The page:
Phillip B. v. DCS

  • When an accused party challenges a substantiated abuse or neglect finding by DCS, what legal requirements must be met before the allegation is entered into the Central Registry?

Facts and Procedural History

Phillip B. worked in a group home with children, and had worked with children in various capacities for almost 30 years. In June 2018, a minor resident of the group home became agitated, and Phillip put his hand on the child’s shoulder to calm him down, ripping his T-shirt. There was a dispute about what happened next—the child said he couldn’t breathe, but Phillip and other adult witnesses testified that Phillip never put pressure on the child’s neck.

Someone reported the incident to DCS and a caseworker investigated the allegation. Following the investigation, the caseworker found probable cause that Phillip abused the child. The DCS Protective Services Review Team (PSRT) notified Phillip that it intended to enter the substantiated abuse allegation in the Central Registry. Although not a criminal charge, an entry on the Central Registry may disqualify someone from obtaining certain licenses or certifications, or prevent the accused from working with children.

Phillip first requested a hearing before an Administrative Law Judge (ALJ). The ALJ took testimony from witnesses and found that no probable cause existed to substantiate the allegation of abuse. The ALJ’s decision was then reviewed by the DCS Director, who issued a Decision in which he partially accepted, partially rejected, and modified the ALJ’s findings and conclusions. Based on the modified Decision, the DCS Director determined that the allegation was substantiated and should be entered on the Central Registry.

Phillip filed a judicial review action in superior court. The superior court found substantial evidence to support the Director’s Decision and affirmed. Phillip then appealed the superior court’s ruling.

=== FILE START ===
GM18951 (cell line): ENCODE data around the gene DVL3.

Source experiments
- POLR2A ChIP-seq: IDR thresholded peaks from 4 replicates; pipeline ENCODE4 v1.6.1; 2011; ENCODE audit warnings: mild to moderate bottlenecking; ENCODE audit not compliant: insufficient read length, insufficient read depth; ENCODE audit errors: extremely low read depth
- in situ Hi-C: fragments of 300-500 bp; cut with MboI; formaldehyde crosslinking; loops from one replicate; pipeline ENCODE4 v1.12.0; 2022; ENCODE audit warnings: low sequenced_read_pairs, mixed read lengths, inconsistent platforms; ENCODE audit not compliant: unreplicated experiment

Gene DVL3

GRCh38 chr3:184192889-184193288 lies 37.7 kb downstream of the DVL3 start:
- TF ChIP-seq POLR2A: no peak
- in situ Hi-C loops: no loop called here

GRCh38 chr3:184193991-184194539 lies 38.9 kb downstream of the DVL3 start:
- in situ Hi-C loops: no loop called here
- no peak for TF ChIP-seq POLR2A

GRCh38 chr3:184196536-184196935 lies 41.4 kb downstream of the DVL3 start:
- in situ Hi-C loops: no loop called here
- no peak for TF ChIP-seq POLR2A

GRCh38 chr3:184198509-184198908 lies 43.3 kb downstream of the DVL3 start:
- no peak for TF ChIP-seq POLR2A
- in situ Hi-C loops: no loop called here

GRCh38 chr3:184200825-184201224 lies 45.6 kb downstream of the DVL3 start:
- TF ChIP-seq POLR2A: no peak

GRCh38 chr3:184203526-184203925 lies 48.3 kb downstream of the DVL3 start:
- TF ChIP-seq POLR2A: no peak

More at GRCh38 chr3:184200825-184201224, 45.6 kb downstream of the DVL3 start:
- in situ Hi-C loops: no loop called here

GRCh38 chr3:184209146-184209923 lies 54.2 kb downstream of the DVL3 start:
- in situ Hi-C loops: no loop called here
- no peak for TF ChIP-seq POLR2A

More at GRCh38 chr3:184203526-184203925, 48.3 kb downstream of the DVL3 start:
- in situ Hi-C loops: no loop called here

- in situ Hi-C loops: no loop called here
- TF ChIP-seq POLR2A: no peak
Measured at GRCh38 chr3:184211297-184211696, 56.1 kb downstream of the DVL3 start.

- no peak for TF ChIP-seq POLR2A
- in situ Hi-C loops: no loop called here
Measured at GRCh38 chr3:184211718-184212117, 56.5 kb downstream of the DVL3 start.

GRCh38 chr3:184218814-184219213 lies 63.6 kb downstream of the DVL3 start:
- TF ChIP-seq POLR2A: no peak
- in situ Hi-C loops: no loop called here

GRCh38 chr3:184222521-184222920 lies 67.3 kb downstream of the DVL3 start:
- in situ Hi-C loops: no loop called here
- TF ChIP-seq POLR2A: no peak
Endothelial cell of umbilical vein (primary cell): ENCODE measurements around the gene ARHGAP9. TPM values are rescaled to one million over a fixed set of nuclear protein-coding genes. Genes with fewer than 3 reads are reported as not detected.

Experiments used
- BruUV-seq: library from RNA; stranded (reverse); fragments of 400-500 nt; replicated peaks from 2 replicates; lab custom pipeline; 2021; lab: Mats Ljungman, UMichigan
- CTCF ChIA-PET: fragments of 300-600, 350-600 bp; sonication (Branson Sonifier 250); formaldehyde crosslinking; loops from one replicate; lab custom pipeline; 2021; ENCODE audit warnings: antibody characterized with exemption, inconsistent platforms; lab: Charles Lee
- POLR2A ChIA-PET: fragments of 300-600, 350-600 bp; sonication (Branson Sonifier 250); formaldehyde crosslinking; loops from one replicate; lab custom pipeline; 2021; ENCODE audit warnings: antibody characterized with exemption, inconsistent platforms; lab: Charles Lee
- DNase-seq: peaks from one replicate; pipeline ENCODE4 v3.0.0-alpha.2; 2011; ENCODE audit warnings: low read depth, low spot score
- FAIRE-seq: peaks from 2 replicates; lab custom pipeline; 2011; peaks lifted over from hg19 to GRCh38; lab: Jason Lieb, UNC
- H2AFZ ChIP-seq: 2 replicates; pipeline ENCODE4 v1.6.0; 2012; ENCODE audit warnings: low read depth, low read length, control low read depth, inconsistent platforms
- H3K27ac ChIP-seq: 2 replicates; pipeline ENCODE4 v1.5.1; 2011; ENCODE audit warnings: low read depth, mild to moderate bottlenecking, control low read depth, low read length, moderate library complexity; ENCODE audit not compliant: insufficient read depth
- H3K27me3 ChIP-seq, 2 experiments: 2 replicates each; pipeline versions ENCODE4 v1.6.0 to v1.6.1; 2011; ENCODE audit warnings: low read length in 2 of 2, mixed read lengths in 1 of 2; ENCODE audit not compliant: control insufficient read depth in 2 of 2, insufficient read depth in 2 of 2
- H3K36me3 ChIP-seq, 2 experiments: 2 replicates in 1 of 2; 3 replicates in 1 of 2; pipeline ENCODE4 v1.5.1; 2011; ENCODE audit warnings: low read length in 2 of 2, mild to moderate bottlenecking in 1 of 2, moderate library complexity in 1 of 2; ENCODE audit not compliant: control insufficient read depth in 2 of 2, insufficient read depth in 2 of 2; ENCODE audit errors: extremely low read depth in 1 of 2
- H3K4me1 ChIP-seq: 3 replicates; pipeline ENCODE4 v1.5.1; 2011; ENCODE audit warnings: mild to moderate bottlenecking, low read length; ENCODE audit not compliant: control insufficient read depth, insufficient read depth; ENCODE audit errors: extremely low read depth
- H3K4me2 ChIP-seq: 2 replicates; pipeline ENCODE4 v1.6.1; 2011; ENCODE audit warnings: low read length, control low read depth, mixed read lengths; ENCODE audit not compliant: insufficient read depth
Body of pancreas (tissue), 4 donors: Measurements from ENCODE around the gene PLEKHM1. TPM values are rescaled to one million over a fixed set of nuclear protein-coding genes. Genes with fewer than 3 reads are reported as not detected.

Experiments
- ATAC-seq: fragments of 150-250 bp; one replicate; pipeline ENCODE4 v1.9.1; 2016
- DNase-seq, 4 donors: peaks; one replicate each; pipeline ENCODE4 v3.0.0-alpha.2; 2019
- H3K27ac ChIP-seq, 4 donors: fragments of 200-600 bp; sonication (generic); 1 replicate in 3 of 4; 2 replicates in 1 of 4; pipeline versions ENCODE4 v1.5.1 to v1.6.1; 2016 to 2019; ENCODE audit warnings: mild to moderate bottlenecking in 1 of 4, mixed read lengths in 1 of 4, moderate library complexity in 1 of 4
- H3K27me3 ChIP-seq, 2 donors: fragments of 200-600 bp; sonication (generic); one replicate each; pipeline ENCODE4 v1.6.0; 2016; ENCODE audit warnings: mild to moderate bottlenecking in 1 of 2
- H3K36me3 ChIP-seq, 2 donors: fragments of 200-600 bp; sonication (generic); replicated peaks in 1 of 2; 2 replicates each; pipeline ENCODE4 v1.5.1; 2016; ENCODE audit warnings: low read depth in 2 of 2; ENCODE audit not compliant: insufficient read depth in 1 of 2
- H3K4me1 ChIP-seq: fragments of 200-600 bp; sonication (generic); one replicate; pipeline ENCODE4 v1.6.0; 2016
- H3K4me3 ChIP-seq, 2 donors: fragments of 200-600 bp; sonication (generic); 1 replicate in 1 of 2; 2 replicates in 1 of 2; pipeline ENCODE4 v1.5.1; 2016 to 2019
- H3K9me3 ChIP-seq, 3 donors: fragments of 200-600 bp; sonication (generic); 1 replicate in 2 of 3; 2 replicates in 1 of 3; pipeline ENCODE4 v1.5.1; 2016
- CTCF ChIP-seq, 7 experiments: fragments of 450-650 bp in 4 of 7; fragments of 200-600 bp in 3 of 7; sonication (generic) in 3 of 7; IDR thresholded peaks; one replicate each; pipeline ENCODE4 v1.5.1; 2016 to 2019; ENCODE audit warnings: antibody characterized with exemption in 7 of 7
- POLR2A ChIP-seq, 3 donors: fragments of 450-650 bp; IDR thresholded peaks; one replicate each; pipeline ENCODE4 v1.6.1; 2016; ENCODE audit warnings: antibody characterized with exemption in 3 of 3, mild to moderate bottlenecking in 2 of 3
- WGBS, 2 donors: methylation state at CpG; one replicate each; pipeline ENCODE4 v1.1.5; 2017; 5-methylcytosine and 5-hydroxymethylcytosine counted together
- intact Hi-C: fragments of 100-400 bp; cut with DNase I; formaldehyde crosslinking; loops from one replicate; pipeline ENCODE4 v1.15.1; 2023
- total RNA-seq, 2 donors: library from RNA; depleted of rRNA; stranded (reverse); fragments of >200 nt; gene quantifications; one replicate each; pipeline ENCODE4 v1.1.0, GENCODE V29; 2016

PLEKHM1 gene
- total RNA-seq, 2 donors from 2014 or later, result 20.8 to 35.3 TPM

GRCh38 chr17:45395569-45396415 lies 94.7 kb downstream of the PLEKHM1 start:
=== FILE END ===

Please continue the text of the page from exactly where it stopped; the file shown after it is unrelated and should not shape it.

Ruling

Before being entered on the Central Registry, an allegation of abuse or neglect must follow the substantiation process set forth in the Arizona Administrative Code:

  1. The DCS caseworker completes an investigation and finds probable cause for abuse or neglect.
  2. The PSRT notifies the accused that DCS intends to substantiate the finding and informs the accused of their right to a probable cause hearing.
  3. If the accused timely requests a hearing (within 20 days of the PSRT notification), it goes to a hearing before an ALJ.
  4. If the ALJ finds probable cause, the DCS Director reviews the ALJ’s determination and, if appropriate, accepts it.

In this case, the ALJ found no probable cause to substantiate the allegation. Therefore, there was nothing for the Director to accept. The Director may not modify the ALJ’s findings to substantiate an allegation, even if it reaches a different conclusion after reviewing the evidence.

Only if both conditions are met—the ALJ finds probable cause and the Director accepts the ALJ’s finding—is a finding substantiated and entered into the Central Registry.

Phillip B. v. Arizona Dep’t of Child Safety, 1 CA-CV 20-0569, 2022 WL 2128078 (App. June 14, 2022).